IT IS sport’s most unlikeliest bromance – a weird friendship that will be pushed and stretched to its limits on Sunday.
Maverick Nick Kyrgios and serial winner Novak Djokovic make unnatural bedfellows, especially as they have spent the past few years slagging each other through the press.
Most of the verbal volleys have come from the Australian’s mouth, who once labelled the “cringe-worthy” Serbian a “tool” over his Covid demands and having a “sick obsession with wanting to be being liked”.
In return, Djokovic said he does not have “much respect” for the outspoken Aussie away from the tennis court.
And yet they formed a surprise alliance during Djokovic’s controversial deportation from Melbourne before the Australian Open in January.
Kyrgios was one of the few to stand up for Djokovic in a moment of crisis as he was sent on a plane back home due to his unvaccinated status.
Kyrgios, 27, laughed: “We definitely have a bit of a bromance now, which is weird.
“Everyone knows there was no love lost for a while there. It was healthy for the sport.
“Every time we played each other, there was hype around it. It was interesting for the media, the people watching.
“I felt like I was almost the only kind of player and someone to stand up for him with all that drama at Australian Open.
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“I feel like that’s where respect is earned. Not on the tennis court. But when a real life crisis is happening and someone stands up for you.
“We actually message each other on DMs in Instagram now. It’s real weird.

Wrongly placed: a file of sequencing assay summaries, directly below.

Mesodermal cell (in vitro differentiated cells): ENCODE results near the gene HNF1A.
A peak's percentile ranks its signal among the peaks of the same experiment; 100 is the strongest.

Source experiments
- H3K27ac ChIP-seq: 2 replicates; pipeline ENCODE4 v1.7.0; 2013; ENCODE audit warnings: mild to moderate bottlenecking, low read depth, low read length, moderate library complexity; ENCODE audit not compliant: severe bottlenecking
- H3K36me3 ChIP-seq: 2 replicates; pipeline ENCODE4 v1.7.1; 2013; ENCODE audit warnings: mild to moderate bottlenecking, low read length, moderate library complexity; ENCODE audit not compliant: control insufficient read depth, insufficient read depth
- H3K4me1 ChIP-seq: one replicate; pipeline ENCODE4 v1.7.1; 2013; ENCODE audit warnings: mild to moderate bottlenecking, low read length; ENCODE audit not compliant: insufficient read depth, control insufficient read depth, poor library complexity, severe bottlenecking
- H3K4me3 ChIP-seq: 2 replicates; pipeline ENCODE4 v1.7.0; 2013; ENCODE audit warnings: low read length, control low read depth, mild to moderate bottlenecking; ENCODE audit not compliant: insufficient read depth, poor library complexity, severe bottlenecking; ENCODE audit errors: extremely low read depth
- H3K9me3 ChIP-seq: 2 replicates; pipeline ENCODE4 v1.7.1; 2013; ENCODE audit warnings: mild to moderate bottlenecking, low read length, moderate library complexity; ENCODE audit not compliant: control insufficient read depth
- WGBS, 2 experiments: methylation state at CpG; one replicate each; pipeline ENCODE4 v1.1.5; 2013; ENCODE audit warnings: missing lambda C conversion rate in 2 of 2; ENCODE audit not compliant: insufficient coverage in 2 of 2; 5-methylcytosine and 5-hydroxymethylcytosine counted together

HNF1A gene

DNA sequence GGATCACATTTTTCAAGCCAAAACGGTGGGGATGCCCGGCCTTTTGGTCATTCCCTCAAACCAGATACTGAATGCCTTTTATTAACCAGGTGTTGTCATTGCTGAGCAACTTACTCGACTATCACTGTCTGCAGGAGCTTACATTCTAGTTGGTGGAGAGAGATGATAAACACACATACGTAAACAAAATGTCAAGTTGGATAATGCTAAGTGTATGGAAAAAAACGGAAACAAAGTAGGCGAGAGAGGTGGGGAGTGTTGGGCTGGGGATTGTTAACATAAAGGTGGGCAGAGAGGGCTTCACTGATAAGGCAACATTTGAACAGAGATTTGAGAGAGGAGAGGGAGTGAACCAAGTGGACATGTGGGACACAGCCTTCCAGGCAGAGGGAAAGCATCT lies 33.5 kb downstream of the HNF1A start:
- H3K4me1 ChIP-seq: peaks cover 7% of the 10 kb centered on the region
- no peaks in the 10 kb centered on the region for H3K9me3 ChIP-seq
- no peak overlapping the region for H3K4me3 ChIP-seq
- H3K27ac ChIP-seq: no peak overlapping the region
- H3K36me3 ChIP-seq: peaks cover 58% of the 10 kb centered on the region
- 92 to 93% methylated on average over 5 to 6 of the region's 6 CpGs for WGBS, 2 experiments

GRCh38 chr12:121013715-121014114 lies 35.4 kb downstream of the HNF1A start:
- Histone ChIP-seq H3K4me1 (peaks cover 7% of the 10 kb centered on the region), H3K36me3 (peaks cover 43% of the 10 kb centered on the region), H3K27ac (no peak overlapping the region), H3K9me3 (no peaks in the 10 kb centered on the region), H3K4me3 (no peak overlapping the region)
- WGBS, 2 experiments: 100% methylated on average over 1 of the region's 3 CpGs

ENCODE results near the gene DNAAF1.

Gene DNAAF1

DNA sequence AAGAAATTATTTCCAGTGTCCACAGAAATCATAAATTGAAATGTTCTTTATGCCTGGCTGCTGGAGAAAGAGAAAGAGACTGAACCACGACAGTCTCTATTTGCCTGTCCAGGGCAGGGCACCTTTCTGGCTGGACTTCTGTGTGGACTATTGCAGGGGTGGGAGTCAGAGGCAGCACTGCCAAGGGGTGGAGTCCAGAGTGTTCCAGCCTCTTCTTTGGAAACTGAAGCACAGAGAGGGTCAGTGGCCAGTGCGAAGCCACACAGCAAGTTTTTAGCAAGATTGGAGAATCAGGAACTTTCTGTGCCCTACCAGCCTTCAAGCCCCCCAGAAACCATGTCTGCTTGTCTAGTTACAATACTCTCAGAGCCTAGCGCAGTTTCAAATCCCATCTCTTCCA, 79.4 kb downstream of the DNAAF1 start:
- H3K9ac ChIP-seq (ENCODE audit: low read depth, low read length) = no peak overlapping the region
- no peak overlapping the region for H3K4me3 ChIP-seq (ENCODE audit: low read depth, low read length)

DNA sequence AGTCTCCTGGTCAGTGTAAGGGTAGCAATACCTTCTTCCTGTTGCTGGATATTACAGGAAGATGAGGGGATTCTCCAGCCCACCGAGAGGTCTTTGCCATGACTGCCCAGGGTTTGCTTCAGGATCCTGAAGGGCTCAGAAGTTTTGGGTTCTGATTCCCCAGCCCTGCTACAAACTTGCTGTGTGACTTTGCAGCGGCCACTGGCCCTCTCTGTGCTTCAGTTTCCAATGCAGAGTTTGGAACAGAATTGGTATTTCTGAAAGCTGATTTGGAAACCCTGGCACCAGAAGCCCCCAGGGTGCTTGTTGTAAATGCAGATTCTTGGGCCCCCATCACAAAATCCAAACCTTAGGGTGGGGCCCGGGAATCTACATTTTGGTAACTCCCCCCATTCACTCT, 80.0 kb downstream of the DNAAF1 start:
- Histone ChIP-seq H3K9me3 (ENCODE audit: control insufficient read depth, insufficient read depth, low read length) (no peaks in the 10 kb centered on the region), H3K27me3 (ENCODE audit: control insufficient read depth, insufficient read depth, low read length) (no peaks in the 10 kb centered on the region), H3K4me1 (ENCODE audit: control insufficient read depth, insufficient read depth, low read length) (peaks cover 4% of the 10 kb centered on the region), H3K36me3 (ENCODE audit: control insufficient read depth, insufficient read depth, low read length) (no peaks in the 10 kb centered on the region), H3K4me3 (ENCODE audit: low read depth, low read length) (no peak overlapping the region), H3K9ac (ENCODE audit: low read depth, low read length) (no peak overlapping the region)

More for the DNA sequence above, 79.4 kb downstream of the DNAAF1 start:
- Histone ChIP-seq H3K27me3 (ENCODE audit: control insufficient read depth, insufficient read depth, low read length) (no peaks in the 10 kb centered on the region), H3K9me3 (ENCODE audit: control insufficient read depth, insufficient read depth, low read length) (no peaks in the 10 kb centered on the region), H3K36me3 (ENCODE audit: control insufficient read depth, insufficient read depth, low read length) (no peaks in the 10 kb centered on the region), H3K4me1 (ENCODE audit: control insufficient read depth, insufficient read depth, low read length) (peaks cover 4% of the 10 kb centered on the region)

“Actually, earlier in the week, he was like, ‘Hopefully I’ll see you Sunday…’”
Djokovic downplayed the “bromance” but acknowledged they “definitely have a better relationship than what it was probably prior to January this year”.
And on the eve of the final, he shared a post on his Instagram story after Kyrgios asked: “We friends now?”
Djokovic replied: “If you are inviting me for a drink or dinner, I accept. P.S Winner of tomorrow pays.”
The 20-time Grand Slam champion said: “When it was really tough for me in Australia, he was one of the very few players that came out publicly and supported me.
“That’s something I truly appreciate. So I respect him for that a lot.”
Naturally, Djokovic is the overwhelming favourite to win a fourth Wimbledon title in a row – only Bjorn Borg, Peter Sampras and Roger Federer have achieved that consecutively in the Open Era,
Kyrgios, however, has won the two previous meetings – in Acapulco and Indian Wells in 2017 – and given his tendency to rant and rave, he could easily wind up his opponent and the crowd.
The world No40 told the media last week that if he wins a maiden Slam then don’t expect him to start walking in the footsteps of Djokovic, Roger Federer and Rafa Nadal.
He said: “I don’t think that myself or other guys are able to fill those shoes.
“We’ll never see a competitor like Rafa again.
“You’ll never see someone wield a racquet like Roger, so effortlessly.
“You’ll never probably see anyone who just wins and plays the game than Djokovic.
“If I ever am able to lift a Grand Slam trophy, please don’t put the pressure on me to do another one.
“It’s going to be a sad day when they go. As humans, we take for granted how good athletes are at times. Federer, Nadal, Djokovic, these guys are, like, so rare.”
It will be interesting to see if this new-found respect continues when so much is on the line on a baking hot afternoon.
For Djokovic, who will be cheered on by wife Jelena, this could be his last major appearance before the 2023 Roland Garros tournament – he can’t play in the US due to being unvaccinated and he is barred from Australia.
For Kyrgios, who will have girlfriend Costeen Hatzi in his corner, this could be his one shot at glory, the only chance to shoot down the critics who say he has been wasting his God-given abilities.
Djokovic, 35, added: “These are the occasions which Nick loves, where he thrives, on a big stage.
“Honestly, as a tennis fan, I’m glad that he’s in the finals because he’s got so much talent.
“On and off the court, a lot of different things that were distracting him and he was not being able to get this consistency.
“For the quality player that he is, this is where he needs to be, and he deserves to be.”